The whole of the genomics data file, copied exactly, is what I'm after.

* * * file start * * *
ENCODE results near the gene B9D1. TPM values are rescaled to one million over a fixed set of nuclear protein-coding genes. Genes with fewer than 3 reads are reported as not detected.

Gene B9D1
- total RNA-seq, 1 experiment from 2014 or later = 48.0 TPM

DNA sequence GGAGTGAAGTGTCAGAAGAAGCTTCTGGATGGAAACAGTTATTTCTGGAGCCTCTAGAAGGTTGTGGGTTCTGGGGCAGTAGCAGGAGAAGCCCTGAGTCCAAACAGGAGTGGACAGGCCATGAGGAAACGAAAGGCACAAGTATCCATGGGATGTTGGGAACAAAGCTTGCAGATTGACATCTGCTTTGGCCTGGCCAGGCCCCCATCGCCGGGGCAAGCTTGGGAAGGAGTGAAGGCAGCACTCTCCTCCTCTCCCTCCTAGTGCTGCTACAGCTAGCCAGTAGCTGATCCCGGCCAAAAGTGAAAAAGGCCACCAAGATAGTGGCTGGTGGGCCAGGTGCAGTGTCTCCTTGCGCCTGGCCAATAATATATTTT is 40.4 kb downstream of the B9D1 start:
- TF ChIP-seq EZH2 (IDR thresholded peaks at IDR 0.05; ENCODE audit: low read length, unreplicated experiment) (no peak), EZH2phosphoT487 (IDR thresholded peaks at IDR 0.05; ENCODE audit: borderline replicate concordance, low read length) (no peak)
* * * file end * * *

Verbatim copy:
ENCODE results near the gene B9D1. TPM values are rescaled to one million over a fixed set of nuclear protein-coding genes. Genes with fewer than 3 reads are reported as not detected.

Gene B9D1
- total RNA-seq, 1 experiment from 2014 or later = 48.0 TPM

DNA sequence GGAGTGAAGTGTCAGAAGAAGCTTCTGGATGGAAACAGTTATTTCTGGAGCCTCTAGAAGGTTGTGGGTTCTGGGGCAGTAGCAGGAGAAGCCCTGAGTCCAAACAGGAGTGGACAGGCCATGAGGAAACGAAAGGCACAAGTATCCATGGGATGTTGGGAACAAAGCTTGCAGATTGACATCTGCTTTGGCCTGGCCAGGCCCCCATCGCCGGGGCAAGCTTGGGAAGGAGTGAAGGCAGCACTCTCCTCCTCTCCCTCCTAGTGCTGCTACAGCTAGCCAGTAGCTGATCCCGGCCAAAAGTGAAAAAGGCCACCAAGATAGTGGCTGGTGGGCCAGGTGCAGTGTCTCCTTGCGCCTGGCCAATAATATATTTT is 40.4 kb downstream of the B9D1 start:
- TF ChIP-seq EZH2 (IDR thresholded peaks at IDR 0.05; ENCODE audit: low read length, unreplicated experiment) (no peak), EZH2phosphoT487 (IDR thresholded peaks at IDR 0.05; ENCODE audit: borderline replicate concordance, low read length) (no peak)